Albert Quimby, who will be 68 in January, lives outside Easton, Md. A builder by trade, Quimby is comfortable building either houses or boats. At the moment, Quimby, with the aid of a single helper, is building a skipjack. The idea that the project is too ambitious for a man his age has not occurred to him. Quimby believes in work.

"The truth is," Quimby said, "many people would rather continue to work, but somewhere in the process of things it's fashionable to retire at 60 or 62 or 65 and the next thing you know, that individual's finished. I think there's a rhythm you get by being involved in a lifetime and I don't think there's anything constructive about getting too far away from that rhythm. Really, it's almost like the sun and the moon and the tide -- your body's adjusted to it."

Though Quimby and Flemming could not be more different in the way they spend their days, they share certain characteristics. Both are in good health; Both have wives still living, and both share the same philosophy about remaining active. "My theory is noninvolvement leads to rapid physical and mental deterioration," Flemming explained in his sunny office at the National Education Association. "If one continues to be involved, you can maintain mental and physical vigor in a way that you can't maintain it if you cease to be involved in a significant way in what's going on."

Flemming's theory has scientific underpinnings. A study of men in their late 60s and their 70s over an 11-year period found certain factors that could be isolated in determining longevity.

All those studied were extremely healthy, free of cardiovascular and chronic diseases. According to Dr. Marian Yarrow, a psychologist who worked on the study, the men who survived were carrying on more organized and complex living patterns than those who died during the course of the project. The survivors were more active, more social and "more satisfied in outlook than those who did not survive."

"Having goals and a sense of organization in one's daily life is important," Butler said. "If people are retired and no longer have the rigors of having to get up and so forth, they can deteriorate. But if they have goals, they tend to do much, much better."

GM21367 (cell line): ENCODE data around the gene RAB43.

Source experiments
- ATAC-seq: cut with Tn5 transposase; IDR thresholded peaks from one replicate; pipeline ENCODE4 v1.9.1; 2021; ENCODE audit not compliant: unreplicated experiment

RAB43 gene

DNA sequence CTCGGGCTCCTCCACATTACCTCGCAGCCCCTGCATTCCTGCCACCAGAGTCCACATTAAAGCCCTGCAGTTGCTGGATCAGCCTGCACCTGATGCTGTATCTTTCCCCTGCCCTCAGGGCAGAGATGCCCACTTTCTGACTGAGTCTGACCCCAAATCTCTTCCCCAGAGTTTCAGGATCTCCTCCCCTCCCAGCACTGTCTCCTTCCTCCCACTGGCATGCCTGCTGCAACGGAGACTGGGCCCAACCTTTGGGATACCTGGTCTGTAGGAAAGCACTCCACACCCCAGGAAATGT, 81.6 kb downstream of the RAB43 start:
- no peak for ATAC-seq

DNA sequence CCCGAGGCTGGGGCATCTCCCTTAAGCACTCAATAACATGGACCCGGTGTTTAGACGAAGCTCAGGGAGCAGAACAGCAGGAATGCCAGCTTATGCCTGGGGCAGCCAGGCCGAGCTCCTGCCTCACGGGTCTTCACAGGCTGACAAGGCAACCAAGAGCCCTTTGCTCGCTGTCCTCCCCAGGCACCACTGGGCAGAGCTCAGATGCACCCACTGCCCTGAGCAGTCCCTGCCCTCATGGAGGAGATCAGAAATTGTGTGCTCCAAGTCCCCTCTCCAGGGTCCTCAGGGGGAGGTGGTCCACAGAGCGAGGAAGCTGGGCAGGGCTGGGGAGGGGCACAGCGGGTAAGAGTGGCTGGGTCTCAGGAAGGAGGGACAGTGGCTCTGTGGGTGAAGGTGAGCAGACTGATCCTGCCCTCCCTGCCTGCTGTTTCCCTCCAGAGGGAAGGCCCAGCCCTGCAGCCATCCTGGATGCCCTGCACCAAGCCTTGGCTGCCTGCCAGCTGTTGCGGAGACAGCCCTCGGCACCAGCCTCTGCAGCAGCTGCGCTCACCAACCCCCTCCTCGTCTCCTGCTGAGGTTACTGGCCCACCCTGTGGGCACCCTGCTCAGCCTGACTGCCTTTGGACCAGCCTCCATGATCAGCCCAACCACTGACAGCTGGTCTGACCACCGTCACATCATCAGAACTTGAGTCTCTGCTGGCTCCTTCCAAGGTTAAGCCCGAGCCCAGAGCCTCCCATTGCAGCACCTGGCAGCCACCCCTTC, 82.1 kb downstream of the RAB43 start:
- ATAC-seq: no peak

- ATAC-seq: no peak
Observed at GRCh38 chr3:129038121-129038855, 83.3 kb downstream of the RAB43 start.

James Richardson, 75, a friend and adviser of Quimby's, spends his days building a 48-foot bugeye, a working schooner on Chesapeake Bay. Richardson has concentrated on little else besides the boat for the last three years, spending 12 hours a day or more on it during the warmer months.

Asked why he is building a boat, Richardson gave two reasons. "One is that I've always wanted to build a boat the way I wanted to build it," he said. "I've always built them the way somebody else wanted them. And another thing was that I hoped that I might sail all over the Chesapeake Bay."

Richardson has done most of the work on the boat himself despite a right arm enfeebled by pulled ligaments in his elbow. Although Richardson does not speak of the boat as a labor of love, the worksmanship on it shows painful attention to detail and exquisite craftmanship. When he works on the boat, Richardson said, "I feel better."

Asked if he is too old to be building a boat, he pondered the question a moment before answering. "Certainly I would be too old to employ myself to a person," he said. "I wouldn't think of doing anything like that. But when I work with young men, we seem to get about the amount accomplished."

Not every older person is able to maintain the same energy level as Richardson. Tilford and Martha Dudley, who live in Northwest Washington, both lead active lives, pursuing separate interests. Both of them, now in their 70s, have found their considerable energy levels declining -- still relatively high, but not as high as they once were. Rather than dropping strenuous activities, both Dudleys have found ways to get satisfaction with less strain.

Tilford Dudley, 75, spent the bulk of his career working as a political activist, with Sidney Hillman of the Congress of Industrial Organizations and later with the the AFL-CIO. Dudley left the AFL-CIO at age 62 to become the Washington lobbyist for the United Church of Christ, a job he held until he was 68. He might have stayed on longer in that job, but for a variety of reasons he decided that he wanted a change.